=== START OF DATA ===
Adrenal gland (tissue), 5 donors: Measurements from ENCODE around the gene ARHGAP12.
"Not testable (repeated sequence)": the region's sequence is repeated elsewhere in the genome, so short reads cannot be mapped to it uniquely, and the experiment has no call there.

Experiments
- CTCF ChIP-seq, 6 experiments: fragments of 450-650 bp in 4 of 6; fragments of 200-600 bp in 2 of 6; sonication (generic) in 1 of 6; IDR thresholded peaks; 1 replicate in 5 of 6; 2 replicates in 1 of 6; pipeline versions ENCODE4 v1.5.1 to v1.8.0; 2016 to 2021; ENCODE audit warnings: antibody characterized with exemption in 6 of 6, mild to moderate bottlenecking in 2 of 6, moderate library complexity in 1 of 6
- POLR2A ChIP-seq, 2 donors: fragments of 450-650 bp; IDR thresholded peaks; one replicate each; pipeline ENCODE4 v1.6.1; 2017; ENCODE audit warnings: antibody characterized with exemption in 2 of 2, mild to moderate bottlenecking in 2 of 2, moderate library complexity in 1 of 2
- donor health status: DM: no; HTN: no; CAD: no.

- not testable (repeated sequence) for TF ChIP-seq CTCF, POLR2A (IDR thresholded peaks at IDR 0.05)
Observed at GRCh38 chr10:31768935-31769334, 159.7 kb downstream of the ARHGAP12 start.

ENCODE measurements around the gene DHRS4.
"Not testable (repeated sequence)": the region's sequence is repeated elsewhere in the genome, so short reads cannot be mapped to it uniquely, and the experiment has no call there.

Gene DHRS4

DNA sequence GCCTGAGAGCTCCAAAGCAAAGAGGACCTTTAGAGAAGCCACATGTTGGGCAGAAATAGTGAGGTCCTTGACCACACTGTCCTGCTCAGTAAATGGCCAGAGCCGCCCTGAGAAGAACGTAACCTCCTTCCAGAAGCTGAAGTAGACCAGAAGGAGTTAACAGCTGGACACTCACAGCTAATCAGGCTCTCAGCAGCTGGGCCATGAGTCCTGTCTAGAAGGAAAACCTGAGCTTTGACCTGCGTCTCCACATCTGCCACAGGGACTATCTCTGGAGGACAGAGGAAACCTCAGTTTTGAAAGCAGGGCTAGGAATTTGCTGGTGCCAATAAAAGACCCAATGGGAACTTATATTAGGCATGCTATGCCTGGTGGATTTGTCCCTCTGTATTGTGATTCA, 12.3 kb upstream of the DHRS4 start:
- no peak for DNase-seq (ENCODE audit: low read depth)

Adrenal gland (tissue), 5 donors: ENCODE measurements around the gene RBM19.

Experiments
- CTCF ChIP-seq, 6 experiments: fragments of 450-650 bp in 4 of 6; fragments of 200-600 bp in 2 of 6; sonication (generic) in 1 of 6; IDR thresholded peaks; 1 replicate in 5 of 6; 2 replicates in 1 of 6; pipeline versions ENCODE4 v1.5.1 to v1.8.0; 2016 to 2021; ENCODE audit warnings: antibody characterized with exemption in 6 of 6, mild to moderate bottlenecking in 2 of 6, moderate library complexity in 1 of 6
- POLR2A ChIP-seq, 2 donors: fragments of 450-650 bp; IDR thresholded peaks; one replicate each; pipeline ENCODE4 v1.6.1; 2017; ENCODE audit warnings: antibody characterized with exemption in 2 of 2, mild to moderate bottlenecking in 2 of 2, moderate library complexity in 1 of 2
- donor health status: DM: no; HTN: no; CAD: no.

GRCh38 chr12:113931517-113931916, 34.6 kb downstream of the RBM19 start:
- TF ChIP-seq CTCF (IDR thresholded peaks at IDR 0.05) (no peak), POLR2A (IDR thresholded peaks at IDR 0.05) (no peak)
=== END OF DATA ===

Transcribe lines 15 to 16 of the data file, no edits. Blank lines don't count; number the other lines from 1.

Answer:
Experiments
- CTCF ChIP-seq, 6 experiments: fragments of 450-650 bp in 4 of 6; fragments of 200-600 bp in 2 of 6; sonication (generic) in 1 of 6; IDR thresholded peaks; 1 replicate in 5 of 6; 2 replicates in 1 of 6; pipeline versions ENCODE4 v1.5.1 to v1.8.0; 2016 to 2021; ENCODE audit warnings: antibody characterized with exemption in 6 of 6, mild to moderate bottlenecking in 2 of 6, moderate library complexity in 1 of 6